WP and ISL

The Price of Isolation for the Russian Workers and their Revolution

Submitted by dalcassian on 15 October, 2013 - 8:45

The world is paying dearly for the isolation of the Russian
Revolution, paying in blood and sweat, and tears and in car-
nage and destruction such as history records nowhere else.
The Bolshevik Revolution of November, 1917, opened up a
new eporh for mankind. It contained, the promise of a life of
security and peace, of abundance and brotherhood, of equality
among men in a world freed of classes and class rule. What no
other social upheaval before it had even dared to hope for, the

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False Light on the Moscow Trials: Koestler's" Darkness at Noon"

Submitted by dalcassian on 23 March, 2015 - 6:37 Author: Albert Goldman

This time the attempt to answer the question – Why did they confess? – is made in the form of a novel. Ever since renowned leaders of the Russian revolution were brought into a Moscow court and startled the whole world by their eagerness to plead guilty to all the crimes in the counter-revolutionary calendar, many people have claimed that no satisfactory explanation has been given of their conduct. In Darkness at Noon, Arthur Koestler provides us with his answer to the all-engrossing riddle.

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The last speech of Bartolomeo Vanzetti

Submitted by martin on 22 June, 2010 - 6:01 Author: Bartolomeo Vanzetti

This is the famous last speech of Bartolomeo Vanzetti, the class-war prisoner who, alongside Nicolo Sacco, both of them Anarchists, died in the electric chair in August 1927. This speech despite its broken English, is so beautiful and moving that it falls naturally into verse form.

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Revolutionary socialists and black struggle in America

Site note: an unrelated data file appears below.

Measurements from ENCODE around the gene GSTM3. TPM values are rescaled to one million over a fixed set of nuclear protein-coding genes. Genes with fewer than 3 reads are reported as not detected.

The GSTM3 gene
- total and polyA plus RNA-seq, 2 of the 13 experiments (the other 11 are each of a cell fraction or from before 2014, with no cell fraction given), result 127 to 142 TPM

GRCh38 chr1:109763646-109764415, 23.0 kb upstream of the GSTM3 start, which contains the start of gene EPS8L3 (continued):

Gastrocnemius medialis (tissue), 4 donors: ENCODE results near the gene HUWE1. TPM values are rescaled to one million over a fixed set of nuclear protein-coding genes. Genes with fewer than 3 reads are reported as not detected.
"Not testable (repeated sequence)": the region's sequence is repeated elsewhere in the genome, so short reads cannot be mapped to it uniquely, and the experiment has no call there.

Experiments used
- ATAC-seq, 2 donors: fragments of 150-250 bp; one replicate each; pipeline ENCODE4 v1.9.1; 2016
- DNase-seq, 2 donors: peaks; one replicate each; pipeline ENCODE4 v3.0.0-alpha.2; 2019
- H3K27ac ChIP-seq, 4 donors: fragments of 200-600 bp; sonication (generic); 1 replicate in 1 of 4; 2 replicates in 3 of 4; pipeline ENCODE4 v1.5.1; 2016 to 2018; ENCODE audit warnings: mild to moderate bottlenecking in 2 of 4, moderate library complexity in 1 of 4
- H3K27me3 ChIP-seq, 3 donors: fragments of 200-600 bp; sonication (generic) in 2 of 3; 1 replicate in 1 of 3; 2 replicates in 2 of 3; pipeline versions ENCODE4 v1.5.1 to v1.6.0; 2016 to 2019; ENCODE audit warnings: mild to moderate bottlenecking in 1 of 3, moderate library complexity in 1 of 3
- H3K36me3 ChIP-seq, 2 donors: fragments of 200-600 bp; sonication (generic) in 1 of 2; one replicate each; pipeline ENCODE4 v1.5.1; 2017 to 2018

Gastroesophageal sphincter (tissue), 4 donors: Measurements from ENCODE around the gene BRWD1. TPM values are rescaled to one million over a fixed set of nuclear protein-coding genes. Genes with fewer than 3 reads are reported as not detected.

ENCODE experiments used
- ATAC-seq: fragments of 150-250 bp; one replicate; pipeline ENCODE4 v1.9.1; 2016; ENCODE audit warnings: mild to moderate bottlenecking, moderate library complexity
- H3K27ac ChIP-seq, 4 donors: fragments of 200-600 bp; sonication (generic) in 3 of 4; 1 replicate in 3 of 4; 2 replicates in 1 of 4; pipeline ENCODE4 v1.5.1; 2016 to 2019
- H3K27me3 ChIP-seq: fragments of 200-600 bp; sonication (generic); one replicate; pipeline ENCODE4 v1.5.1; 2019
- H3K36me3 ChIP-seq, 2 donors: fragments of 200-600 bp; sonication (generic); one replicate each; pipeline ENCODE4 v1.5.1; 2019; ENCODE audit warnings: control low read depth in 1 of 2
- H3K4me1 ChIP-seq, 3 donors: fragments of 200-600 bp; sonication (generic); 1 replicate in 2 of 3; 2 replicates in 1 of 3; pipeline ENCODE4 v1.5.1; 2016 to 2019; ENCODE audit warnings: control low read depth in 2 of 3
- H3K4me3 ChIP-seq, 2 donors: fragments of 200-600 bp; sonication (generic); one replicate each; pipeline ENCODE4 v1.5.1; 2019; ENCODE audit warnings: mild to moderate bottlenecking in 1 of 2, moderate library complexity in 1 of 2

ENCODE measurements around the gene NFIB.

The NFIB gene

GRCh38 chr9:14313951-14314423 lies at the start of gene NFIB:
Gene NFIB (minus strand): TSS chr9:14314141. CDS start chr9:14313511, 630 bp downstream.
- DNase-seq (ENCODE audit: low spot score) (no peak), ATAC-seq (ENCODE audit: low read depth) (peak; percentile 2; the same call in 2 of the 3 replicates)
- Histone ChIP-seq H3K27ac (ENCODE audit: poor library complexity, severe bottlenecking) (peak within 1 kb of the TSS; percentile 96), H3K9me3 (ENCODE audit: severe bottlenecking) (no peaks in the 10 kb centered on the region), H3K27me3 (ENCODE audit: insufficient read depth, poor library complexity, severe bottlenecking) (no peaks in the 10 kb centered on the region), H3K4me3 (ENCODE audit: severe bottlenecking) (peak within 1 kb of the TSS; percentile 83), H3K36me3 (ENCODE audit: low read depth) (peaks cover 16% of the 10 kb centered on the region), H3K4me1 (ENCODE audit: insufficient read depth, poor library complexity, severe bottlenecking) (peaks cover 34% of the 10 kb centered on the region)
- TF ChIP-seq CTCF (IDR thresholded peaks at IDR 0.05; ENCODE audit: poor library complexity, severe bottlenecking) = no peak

Submitted by Matthew on 29 January, 2014 - 11:25
Fighting school segregation

Click here for more info and to buy the book online.

The AWL’s new book, In an era of wars and revolutions, brings together cartoons published by revolutionary socialists in the US between the 1920s and 1950s.

Below Sacha Ismail discusses the cartoons that deal with the oppression of African Americans and black liberation struggle. Here are a few of them.

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'The Pickets'

Submitted by dalcassian on 8 June, 2013 - 1:15

Like a roll of distant thunder
The pickets tramp their beat.
And our slave enshackled brothers
Can hear their marching feet.
Even as the guns of Sumter*
Belched harbingers of doom.
For a system long out-moded
And consigned it to its tomb
Mark the surging ranks of freemen!
Oh! Hark ye to their songs!
Flung against the walls of plunder.
Assailing ancient wrongs
Mighty is their righteous anger,
And terrible their wrath!
They,the fighting hope of millions
Who tread the union path

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Isaac Deutscher: The Anatomy of an Apologist

Submitted by dalcassian on 14 August, 2013 - 1:14

Issac Deutscher published his biography of Stalin 16 years ago. Since then he has produced a small book on Russian trade unions, several collections of essays and lectures, a three-volume biography of Trotsky and scores of newspaper and magazine articles analyzing contemporary developments in the Communist world.

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Leon Trotsky and the (Shachtman) Workers Party (1946)

Submitted by dalcassian on 29 November, 2013 - 5:19 Author: Ernest Erber

The infancy and childhood of the movement was fortunate in having the intellectual leadership of one of the greatest minds of all time, Karl Marx. It was doubly fortunate in having in Marx’s collaborator, Friedrich Engels, a genius in his own right, whose true stature always remained obscured in the public mind as a result of his modest subordination to the towering height of Marx. The period of the formation of the Second International under the sound, experienced guidance of Engels, his last great service to the working class, coincided with the rise of the Marxist movement in Russia.

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